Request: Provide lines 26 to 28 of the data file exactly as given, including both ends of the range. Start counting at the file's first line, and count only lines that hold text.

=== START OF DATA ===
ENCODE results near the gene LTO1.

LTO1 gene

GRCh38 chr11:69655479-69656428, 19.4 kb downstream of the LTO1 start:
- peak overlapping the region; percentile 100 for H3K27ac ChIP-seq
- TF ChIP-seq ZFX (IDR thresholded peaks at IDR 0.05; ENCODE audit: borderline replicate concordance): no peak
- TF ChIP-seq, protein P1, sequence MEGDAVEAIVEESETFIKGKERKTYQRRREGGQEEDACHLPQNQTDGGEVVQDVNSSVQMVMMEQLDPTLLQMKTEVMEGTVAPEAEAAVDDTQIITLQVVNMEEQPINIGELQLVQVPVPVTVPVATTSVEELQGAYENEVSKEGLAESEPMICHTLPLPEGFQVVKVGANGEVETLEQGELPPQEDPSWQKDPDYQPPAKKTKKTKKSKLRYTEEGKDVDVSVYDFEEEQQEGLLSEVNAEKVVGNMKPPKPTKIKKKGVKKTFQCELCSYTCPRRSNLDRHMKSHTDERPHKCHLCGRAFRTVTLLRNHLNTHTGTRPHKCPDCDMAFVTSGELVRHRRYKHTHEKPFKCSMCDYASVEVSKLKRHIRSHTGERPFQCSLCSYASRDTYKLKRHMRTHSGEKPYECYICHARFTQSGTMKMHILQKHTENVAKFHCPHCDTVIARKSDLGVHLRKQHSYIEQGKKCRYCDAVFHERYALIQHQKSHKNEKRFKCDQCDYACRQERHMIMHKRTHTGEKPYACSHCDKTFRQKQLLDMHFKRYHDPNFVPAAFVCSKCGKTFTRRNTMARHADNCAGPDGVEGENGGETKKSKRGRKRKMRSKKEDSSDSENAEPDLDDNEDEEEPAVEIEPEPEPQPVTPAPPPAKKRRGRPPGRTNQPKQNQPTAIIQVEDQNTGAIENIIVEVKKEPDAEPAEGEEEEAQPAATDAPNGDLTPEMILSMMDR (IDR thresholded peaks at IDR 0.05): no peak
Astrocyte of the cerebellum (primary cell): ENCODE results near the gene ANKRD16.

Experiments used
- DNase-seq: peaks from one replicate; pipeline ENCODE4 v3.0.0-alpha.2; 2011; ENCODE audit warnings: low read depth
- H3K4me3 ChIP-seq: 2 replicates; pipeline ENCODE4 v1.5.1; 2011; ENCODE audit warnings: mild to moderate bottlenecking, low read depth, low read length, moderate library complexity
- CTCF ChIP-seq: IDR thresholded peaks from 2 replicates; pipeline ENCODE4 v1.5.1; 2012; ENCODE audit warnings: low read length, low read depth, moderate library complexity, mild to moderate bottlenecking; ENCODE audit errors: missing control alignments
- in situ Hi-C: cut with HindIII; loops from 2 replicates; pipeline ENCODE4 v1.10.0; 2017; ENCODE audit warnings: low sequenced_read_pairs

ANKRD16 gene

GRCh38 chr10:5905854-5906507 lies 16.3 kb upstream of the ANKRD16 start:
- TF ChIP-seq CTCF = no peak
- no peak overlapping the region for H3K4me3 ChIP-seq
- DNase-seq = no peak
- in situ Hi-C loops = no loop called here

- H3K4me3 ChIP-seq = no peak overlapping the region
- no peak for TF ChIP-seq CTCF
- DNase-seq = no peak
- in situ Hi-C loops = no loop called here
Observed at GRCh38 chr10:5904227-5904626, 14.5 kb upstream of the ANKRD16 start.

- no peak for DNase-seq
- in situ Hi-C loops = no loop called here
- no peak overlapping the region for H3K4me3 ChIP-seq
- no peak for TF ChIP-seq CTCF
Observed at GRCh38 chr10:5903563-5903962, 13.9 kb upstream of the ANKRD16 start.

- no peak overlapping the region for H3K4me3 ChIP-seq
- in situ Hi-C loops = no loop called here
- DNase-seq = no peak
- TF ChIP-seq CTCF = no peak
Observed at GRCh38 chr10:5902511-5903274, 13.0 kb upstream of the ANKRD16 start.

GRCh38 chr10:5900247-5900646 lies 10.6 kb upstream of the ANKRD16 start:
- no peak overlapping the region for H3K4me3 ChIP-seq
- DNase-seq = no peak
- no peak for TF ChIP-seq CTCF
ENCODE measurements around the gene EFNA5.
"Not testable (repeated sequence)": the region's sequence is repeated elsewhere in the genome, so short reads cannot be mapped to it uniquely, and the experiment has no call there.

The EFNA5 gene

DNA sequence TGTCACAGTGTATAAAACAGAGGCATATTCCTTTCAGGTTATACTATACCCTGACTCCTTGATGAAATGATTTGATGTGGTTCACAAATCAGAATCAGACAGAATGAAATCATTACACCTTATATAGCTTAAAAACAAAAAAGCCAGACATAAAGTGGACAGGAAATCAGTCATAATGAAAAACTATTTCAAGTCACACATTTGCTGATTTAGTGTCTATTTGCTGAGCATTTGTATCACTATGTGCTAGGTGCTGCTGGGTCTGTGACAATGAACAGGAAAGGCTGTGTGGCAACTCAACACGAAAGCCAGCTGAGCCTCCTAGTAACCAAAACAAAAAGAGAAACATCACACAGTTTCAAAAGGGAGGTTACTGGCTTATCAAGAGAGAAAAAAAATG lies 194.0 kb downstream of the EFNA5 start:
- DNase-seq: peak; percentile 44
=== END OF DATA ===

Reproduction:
- no peak overlapping the region for H3K4me3 ChIP-seq
- no peak for TF ChIP-seq CTCF
Observed at GRCh38 chr10:5903563-5903962, 13.9 kb upstream of the ANKRD16 start.